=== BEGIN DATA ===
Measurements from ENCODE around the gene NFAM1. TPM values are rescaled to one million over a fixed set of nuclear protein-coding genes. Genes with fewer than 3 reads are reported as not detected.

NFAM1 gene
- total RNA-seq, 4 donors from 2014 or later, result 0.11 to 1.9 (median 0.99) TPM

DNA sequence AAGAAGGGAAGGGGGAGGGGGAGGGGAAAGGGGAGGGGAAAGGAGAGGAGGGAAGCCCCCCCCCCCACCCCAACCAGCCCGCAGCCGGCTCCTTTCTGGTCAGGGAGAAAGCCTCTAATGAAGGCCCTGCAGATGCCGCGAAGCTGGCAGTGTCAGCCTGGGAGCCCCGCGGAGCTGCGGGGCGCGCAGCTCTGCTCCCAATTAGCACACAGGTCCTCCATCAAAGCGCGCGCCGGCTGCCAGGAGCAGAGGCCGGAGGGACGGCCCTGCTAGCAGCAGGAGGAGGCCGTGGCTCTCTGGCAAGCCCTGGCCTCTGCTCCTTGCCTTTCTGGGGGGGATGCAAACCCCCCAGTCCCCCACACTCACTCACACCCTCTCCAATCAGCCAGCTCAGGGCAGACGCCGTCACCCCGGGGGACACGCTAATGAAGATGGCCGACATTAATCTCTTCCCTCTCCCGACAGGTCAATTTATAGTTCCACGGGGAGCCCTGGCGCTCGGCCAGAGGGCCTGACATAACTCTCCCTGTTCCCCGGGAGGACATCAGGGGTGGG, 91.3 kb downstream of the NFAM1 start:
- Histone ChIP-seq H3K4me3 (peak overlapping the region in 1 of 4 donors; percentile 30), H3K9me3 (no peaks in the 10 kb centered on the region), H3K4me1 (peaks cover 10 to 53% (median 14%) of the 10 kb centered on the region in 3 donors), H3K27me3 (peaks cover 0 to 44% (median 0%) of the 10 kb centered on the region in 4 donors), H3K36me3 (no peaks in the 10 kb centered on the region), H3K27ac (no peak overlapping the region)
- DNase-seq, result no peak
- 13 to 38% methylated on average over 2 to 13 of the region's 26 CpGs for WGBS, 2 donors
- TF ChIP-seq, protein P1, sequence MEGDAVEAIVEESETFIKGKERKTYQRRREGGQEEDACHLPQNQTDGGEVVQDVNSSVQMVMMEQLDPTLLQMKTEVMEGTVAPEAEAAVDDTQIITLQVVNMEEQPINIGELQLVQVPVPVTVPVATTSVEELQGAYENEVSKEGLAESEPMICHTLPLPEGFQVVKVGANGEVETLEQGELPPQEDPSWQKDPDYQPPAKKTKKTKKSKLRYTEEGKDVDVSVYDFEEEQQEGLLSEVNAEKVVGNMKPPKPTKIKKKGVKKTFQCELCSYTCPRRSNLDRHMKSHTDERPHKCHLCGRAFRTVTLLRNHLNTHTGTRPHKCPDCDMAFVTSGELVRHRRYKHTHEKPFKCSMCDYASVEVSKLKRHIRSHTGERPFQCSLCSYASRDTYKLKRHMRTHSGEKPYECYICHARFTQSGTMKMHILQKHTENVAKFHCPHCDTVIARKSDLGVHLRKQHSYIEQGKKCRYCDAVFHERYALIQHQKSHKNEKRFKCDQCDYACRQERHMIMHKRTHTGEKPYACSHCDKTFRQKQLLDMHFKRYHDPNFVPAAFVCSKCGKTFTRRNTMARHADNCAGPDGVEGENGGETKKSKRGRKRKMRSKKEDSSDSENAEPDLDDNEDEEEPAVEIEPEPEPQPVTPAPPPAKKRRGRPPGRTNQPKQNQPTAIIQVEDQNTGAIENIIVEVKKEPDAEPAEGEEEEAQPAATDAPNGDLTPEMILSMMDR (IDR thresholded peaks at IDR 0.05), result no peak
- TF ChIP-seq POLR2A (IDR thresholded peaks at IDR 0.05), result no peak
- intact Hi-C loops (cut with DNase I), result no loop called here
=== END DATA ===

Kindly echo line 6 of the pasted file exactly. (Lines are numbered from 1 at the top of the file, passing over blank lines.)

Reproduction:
- DNase-seq, result no peak